EMPTY PLANES, EMPTY PURSES
Carriers ‘burn cash’ in hope tourists, business clients will return
A traveller studies the flight information screens in an almost deserted departures terminal at Cape Town International Airport this week. Travel and tourism contributed 7% to SA’s GDP and provided 1.5-million jobs in 2019, before the pandemic struck, the World Travel & Tourism Council said in a recent report.
● SA’s airline industry has limped into a holding pattern, desperately waiting for international tourists and corporate customers to return to the skies as the domestic leisure market alone is not enough to sustain a full recovery.
Making matters worse is that a potential third wave of Covid-19 infections is still a possibility, threatening further setbacks for an industry that, in the words of one CEO, is already facing a “bloodbath” in the domestic market.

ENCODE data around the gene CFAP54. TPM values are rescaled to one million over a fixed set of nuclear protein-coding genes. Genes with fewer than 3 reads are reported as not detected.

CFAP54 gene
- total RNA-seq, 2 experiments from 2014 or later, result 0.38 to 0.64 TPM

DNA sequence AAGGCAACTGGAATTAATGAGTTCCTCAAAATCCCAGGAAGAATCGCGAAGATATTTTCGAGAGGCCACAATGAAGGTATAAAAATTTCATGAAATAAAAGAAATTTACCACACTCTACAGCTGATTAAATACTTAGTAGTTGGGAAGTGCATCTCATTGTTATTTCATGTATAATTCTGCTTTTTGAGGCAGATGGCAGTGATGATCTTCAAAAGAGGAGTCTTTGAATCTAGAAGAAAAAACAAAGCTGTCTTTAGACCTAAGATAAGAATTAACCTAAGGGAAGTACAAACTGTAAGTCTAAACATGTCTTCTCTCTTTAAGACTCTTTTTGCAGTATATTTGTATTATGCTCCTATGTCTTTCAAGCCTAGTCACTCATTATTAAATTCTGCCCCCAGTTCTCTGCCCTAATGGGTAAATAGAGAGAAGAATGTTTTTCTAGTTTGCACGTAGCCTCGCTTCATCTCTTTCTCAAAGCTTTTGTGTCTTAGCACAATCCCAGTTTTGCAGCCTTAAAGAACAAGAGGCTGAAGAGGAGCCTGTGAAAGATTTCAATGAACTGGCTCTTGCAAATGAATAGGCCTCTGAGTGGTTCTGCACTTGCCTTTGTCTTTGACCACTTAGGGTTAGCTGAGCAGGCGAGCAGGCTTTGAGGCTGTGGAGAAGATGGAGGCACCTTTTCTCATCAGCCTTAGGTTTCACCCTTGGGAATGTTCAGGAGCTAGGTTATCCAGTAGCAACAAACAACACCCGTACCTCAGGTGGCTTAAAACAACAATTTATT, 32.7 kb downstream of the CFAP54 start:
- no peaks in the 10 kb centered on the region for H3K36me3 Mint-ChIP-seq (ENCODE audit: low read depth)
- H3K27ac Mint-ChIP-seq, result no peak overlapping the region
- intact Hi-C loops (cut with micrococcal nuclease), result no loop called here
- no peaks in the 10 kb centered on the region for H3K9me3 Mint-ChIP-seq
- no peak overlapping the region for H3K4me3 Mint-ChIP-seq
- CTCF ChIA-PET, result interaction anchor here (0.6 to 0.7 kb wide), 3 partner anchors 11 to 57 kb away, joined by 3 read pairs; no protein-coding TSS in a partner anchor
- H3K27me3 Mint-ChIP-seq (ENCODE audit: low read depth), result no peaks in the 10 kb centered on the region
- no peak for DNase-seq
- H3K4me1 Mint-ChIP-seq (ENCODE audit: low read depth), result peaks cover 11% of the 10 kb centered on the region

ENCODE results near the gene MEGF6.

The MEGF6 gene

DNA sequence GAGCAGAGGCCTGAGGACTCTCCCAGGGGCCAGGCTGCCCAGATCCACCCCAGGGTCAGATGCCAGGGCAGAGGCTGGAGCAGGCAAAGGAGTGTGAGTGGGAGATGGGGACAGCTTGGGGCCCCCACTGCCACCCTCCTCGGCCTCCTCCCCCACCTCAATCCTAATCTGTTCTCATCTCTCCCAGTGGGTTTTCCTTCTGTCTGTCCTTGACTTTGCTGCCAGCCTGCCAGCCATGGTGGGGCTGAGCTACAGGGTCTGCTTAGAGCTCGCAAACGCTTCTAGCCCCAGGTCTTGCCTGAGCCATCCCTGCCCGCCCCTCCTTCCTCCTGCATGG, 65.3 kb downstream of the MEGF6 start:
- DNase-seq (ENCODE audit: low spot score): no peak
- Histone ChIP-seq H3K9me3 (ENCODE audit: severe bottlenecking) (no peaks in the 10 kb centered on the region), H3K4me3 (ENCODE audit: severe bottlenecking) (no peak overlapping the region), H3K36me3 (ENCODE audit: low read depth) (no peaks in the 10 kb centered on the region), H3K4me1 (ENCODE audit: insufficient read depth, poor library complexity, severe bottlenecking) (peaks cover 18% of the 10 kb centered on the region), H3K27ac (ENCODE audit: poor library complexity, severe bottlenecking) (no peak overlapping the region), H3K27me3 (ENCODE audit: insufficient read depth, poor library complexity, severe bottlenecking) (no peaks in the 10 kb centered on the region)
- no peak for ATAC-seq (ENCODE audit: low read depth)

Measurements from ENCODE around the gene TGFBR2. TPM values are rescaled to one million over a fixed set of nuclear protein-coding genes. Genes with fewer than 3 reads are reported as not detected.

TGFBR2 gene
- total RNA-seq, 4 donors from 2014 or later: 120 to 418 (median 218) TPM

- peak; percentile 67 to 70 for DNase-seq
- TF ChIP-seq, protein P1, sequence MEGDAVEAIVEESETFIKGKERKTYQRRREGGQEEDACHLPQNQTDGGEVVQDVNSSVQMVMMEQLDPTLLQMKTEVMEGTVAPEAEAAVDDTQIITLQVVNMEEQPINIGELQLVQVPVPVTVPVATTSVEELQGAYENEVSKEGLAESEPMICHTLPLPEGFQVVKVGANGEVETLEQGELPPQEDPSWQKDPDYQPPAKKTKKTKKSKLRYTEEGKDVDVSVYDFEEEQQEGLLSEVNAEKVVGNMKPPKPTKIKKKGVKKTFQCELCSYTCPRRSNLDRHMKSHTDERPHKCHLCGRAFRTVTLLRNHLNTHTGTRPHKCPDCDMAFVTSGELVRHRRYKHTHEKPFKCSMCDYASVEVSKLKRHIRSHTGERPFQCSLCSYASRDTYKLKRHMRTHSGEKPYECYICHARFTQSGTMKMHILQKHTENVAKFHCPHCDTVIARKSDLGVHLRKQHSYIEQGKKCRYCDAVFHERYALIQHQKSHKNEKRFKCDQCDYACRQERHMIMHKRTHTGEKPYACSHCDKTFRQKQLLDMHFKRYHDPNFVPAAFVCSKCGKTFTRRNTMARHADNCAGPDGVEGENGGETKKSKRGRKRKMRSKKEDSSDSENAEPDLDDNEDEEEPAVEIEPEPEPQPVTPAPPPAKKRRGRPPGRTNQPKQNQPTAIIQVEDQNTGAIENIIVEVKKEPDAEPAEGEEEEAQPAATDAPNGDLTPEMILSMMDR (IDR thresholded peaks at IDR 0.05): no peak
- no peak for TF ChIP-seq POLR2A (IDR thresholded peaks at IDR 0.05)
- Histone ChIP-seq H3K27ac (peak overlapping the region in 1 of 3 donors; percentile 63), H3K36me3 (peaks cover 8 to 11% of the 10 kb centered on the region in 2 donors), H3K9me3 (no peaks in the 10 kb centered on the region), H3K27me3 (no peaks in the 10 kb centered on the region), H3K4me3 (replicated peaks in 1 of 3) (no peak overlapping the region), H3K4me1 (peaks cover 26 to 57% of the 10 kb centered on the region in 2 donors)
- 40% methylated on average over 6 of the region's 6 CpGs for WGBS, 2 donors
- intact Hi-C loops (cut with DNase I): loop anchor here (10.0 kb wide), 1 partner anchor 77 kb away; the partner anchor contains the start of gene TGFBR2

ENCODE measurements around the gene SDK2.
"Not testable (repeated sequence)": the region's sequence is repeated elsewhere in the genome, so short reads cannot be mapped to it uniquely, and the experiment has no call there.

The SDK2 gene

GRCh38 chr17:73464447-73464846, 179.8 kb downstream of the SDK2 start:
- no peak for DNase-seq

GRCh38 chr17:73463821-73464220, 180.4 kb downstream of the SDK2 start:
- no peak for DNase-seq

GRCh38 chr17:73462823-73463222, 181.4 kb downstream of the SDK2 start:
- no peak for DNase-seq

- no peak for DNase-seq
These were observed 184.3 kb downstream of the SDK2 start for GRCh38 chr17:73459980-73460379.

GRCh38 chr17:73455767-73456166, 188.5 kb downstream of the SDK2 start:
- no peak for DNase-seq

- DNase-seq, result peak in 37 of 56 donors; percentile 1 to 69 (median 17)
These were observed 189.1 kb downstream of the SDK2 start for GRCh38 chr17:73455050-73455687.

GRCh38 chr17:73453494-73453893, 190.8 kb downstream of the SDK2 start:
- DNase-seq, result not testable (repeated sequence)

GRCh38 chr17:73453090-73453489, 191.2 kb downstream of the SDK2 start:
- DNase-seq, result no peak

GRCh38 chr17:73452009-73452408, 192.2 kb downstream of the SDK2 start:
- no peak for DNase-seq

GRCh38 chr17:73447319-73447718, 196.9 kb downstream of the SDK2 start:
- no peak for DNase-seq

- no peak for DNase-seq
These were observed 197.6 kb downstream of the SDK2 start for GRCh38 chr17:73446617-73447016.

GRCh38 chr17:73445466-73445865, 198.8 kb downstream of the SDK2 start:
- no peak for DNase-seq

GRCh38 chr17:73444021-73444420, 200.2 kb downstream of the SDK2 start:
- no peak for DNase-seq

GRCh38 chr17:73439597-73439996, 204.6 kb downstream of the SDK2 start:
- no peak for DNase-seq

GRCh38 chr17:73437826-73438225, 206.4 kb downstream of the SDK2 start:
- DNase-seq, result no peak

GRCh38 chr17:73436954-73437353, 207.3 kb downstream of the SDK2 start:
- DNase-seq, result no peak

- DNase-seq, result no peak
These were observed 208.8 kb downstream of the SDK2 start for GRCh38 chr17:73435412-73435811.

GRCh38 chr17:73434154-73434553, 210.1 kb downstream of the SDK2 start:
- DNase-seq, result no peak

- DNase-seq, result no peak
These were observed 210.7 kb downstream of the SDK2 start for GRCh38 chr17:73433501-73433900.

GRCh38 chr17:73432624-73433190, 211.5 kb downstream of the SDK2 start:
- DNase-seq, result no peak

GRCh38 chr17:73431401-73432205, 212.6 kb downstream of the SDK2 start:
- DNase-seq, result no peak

The industry, which generally has high fixed costs and paper-thin profit margins, has been one of the sectors hardest hit by Covid-19 restrictions.
After being shut down completely in April and May last year, demand for air travel started picking up for those airlines operating between June and December. But then came the second wave of the pandemic, which led to a lot of countries banning travel to SA and the government’s own level 3 lockdown introduced at the end of December.
The resumption of operations in December by Comair, which operates low-cost carrier Kulula and the British Airways brand, after its operations were temporarily halted when it entered business rescue, and the entry of new airline, Lift, the same month, increased capacity in the sector, but at a time when demand remained subdued, meaning a lot of airlines are burning cash.
Chris Zweigenthal, CEO of the Airlines Association of Southern Africa, says the biggest problem for the domestic airline industry is that international tourists used to “feed the domestic air services” and the drastic reduction in numbers of foreign travellers to SA has had a negative effect overall on passenger numbers on local flights.